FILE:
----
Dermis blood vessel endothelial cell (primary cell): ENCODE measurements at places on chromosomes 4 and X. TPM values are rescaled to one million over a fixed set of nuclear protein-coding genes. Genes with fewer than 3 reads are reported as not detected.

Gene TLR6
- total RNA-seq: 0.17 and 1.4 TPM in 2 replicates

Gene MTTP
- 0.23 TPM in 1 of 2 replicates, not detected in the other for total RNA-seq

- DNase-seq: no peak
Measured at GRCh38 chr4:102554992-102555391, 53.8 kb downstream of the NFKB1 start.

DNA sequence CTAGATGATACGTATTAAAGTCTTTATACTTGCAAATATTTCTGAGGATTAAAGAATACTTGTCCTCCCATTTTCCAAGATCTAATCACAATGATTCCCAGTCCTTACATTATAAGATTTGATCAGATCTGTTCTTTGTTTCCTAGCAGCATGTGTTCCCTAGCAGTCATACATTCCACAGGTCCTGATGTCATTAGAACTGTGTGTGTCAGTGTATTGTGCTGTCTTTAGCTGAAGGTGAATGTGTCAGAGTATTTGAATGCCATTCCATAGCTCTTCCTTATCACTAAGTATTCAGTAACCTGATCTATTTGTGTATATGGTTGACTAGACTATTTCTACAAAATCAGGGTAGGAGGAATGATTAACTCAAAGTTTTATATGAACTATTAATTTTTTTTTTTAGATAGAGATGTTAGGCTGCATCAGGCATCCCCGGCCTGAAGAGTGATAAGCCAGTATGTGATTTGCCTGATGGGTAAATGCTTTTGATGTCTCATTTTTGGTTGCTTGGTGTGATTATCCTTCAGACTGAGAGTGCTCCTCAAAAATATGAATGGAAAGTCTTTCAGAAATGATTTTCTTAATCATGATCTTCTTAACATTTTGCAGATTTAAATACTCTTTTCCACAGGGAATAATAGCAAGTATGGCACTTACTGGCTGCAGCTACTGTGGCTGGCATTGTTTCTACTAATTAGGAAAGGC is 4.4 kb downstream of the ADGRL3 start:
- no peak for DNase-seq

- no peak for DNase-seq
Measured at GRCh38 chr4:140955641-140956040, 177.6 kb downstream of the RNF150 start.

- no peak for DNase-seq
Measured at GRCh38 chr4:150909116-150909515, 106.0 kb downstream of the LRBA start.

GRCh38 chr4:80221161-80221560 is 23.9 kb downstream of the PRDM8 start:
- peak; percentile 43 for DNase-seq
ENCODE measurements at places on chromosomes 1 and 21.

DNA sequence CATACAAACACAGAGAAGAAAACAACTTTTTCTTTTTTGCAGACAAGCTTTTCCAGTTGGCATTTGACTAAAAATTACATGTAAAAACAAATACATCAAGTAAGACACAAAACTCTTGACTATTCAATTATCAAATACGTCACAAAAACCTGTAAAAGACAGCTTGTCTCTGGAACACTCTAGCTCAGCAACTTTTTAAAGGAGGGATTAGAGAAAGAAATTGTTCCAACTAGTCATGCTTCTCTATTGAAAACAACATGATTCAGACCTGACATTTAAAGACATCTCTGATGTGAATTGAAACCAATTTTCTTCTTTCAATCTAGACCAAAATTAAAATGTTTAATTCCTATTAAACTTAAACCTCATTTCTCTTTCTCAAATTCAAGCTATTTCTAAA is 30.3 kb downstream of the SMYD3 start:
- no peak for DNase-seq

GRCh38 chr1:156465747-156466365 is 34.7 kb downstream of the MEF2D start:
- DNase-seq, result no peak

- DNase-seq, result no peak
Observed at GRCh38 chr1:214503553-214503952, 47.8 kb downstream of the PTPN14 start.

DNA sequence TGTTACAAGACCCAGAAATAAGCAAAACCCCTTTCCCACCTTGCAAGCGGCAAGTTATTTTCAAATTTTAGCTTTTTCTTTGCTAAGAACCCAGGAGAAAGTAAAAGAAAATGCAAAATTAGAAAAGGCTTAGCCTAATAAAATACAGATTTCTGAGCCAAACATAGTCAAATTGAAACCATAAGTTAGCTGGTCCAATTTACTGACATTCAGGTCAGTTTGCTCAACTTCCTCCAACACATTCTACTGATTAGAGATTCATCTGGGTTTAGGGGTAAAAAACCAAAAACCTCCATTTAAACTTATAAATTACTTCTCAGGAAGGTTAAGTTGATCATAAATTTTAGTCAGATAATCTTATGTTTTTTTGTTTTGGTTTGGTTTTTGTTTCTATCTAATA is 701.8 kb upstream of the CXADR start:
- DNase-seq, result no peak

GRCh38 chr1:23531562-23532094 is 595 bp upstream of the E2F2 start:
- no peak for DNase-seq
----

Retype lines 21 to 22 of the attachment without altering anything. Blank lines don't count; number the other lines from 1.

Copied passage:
- DNase-seq, result no peak
Observed at GRCh38 chr1:214503553-214503952, 47.8 kb downstream of the PTPN14 start.